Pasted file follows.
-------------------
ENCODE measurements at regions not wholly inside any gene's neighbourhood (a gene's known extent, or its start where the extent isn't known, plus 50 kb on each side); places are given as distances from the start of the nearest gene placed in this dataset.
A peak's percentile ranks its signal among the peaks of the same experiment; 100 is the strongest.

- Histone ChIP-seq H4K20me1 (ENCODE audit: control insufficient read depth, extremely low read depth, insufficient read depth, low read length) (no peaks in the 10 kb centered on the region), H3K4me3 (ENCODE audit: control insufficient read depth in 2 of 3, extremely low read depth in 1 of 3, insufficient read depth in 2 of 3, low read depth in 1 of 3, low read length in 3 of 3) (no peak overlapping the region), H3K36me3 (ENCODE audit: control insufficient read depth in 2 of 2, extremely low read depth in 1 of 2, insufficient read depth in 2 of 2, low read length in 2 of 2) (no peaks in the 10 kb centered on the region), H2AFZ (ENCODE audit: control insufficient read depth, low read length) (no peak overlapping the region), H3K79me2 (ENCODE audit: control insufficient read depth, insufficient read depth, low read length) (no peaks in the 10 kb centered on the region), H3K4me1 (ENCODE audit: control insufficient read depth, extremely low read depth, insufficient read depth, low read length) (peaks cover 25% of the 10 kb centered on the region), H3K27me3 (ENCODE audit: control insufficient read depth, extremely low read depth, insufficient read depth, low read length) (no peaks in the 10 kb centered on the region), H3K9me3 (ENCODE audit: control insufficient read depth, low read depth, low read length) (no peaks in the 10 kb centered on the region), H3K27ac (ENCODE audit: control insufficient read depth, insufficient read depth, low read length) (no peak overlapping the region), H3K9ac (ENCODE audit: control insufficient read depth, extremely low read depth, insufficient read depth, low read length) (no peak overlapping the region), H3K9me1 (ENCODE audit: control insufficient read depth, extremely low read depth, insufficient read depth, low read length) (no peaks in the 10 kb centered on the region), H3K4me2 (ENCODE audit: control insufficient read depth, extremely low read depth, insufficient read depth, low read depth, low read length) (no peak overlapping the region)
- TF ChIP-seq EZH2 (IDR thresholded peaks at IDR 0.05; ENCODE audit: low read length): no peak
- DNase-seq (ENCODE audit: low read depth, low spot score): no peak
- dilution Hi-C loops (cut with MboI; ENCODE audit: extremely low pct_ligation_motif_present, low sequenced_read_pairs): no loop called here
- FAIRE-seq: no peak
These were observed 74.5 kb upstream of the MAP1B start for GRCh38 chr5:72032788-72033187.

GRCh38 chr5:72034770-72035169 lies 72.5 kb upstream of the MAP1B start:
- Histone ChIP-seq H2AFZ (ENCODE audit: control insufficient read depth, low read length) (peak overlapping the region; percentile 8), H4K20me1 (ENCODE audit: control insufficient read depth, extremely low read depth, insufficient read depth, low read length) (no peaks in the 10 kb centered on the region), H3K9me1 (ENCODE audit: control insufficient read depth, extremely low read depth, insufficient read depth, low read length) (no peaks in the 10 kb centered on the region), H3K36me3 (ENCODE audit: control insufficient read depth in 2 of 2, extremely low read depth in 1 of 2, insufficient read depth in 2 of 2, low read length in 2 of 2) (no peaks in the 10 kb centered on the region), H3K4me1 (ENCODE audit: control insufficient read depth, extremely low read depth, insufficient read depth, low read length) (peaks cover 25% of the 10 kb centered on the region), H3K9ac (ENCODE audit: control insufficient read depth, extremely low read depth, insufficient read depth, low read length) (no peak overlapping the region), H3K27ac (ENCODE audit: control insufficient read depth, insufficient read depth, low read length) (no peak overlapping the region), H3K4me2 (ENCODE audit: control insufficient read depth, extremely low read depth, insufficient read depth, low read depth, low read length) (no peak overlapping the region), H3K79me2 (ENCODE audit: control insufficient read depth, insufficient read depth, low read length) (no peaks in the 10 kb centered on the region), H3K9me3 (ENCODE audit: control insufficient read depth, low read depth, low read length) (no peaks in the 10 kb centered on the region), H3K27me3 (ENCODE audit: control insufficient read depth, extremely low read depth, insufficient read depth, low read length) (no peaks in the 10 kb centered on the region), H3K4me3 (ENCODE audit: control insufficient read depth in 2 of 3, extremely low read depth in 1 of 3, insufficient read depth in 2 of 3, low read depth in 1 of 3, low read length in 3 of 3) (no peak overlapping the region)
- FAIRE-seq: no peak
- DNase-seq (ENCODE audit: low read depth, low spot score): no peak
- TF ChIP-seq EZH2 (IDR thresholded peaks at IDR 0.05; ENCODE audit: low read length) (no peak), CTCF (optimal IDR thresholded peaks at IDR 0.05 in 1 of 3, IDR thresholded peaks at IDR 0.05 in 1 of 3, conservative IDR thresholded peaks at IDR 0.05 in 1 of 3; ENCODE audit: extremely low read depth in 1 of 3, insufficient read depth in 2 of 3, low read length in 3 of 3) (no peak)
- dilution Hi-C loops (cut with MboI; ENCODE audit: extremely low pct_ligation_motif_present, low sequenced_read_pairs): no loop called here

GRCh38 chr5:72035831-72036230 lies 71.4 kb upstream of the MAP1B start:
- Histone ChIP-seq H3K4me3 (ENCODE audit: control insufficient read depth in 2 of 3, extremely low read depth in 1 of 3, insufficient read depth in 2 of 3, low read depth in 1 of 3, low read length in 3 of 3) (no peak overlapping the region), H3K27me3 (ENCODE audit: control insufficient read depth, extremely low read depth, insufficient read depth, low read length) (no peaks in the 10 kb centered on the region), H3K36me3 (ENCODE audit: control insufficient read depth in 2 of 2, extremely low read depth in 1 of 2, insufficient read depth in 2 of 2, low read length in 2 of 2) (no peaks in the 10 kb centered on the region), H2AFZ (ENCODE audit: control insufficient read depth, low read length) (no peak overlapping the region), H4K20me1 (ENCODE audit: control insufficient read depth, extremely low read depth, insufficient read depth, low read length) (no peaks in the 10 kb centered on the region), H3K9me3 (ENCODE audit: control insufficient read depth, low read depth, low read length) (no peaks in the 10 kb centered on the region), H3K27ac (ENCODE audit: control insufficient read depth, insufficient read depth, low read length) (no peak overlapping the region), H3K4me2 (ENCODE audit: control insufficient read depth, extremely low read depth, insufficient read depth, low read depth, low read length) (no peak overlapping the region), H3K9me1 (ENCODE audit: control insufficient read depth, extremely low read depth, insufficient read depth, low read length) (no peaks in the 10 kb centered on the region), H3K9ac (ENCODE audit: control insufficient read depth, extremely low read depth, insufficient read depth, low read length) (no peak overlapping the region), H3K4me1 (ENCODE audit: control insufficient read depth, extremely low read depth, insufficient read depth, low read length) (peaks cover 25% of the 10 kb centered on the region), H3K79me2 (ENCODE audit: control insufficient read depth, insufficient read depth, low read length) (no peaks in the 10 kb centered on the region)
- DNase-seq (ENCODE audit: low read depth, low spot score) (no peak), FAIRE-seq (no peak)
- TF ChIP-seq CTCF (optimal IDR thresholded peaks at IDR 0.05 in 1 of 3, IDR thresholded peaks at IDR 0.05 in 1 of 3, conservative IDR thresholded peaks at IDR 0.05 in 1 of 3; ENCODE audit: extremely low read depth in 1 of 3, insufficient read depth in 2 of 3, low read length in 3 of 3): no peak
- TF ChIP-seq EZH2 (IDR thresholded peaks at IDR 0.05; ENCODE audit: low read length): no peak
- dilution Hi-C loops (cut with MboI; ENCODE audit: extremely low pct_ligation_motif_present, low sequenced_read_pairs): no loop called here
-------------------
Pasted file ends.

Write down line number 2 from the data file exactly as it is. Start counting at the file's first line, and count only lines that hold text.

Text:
A peak's percentile ranks its signal among the peaks of the same experiment; 100 is the strongest.